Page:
April 8, 2014 | Written by Brittany Lewis-Roberts
State Board Adopts Statewide Industrial Storm Water Permit
On April 1, 2014, the State Water Resources Control Board (State Board) adopted a statewide, general National Pollutant Discharge Elimination System (NPDES) permit for industrial storm water discharges (General Permit). The General Permit, which becomes effective July 1, 2015, replaces Water Quality Order 97-03-DWQ, the general industrial storm water permit previously issued by the State Board in 1997. It is estimated that as many as 30,000 industrial storm water dischargers will be covered under the General Permit.
Dischargers that are covered under the General Permit must submit Permit Registration Documents (PRDs) via the State Board’s SMARTS online database system, making the information more readily available to the public. The General Permit also differs significantly from the previous order in several other important respects:
- The previous permit exempted light industry facilities from permit requirements upon self-certification that non-storm water discharges at the facility did not exist or had been eliminated and that any industrial activities were not exposed to storm water. The General Permit requires all light industrial facilities to submit PRDs before claiming a conditional exclusion by filing for No Exposure Certification (NEC) coverage certifying that their facility has no exposure of industrial activities or materials to storm water. Dischargers that qualify for NEC coverage must pay an annual fee and submit an annual compliance evaluation and are subject to inspections by their respective water board’s staff, but are not required to comply with the Storm Water Pollution Prevention Plan (SWPPP) and monitoring requirements.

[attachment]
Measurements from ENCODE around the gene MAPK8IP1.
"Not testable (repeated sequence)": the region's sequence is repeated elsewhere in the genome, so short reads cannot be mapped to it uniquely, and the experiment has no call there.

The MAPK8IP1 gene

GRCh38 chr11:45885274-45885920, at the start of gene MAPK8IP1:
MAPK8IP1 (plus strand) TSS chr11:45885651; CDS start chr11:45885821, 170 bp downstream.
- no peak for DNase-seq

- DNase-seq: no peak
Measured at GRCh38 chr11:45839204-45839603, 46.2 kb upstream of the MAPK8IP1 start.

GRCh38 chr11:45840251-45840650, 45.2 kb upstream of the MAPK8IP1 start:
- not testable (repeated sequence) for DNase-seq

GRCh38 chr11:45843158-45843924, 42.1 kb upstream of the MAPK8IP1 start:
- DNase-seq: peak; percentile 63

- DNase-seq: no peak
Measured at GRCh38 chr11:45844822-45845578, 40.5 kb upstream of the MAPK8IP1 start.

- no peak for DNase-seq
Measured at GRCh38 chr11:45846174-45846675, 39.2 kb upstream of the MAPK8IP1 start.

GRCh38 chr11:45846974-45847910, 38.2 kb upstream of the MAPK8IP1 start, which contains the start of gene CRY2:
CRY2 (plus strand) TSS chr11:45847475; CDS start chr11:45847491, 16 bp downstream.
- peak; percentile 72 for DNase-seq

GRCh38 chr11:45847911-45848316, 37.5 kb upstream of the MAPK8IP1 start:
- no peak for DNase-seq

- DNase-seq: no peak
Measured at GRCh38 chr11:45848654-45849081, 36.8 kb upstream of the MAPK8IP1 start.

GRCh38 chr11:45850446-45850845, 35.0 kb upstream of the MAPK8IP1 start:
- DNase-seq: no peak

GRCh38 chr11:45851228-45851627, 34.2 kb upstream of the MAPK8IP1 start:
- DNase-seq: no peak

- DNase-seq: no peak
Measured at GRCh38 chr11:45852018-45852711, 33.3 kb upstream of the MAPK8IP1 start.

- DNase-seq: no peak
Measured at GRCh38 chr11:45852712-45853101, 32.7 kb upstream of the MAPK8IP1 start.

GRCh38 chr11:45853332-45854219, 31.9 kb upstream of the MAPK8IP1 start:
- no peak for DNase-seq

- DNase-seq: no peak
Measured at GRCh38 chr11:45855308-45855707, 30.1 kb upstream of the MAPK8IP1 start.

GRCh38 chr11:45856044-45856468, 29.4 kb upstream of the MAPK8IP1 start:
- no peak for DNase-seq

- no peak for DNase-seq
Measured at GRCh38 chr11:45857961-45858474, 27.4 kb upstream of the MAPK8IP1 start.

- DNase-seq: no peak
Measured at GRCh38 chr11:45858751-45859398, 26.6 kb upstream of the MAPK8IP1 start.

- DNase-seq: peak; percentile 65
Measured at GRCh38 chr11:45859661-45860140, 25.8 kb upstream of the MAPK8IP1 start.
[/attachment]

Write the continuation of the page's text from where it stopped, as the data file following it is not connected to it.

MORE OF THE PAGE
- The previous permit allowed dischargers to “consider” which structural and non-structural Best Management Practices (BMPs) should be implemented to eliminate or reduce the amount of contaminants discharged in storm water from the site. The General Permit requires dischargers to implement a set of minimum BMPs, which are mostly non-structural. Where implementation of the minimum BMPs does not meet the General Permit’s requirements, a discharger must implement advanced BMPs, which may include treatment control, exposure reduction, and storm water containment/retention and discharge reduction.
- Importantly, the General Permit employs a system of Numeric Action Levels (NAL) Exceedances and Exceedance Response Actions (ERA). If a discharger’s sampling results show an exceedance of an annual NAL or an instantaneous maximum NAL value for a pollutant parameter during a reporting year, then the discharger must evaluate and revise its BMPs and submit an evaluation report. If an NAL exceedance occurs for the same parameter in a subsequent reporting year, the discharger must submit a more extensive Level 2 Action Plan and Level 2 Technical Report. Additional information is required for subsequent NAL exceedances.
The new requirements, including more frequent monitoring and reporting requirements, are significant. Covered industrial facilities must submit the required documentation and register for enrollment by July 1, 2015, for Notice of Intent coverage, or October 1, 2015, for NEC coverage, but permittees are advised to prepare in advance of these deadlines. For more information on the General Permit requirements, please contact Brittany Lewis-Roberts email@example.com.
Somach Simmons & Dunn provides the information in its Environmental Law & Policy Alerts and on its website for informational purposes only. This general information is not a substitute for legal advice, and users should consult with legal counsel for specific advice. In addition, using this information or sending electronic mail to Somach Simmons & Dunn or its attorneys does not create an attorney-client relationship with Somach Simmons & Dunn.
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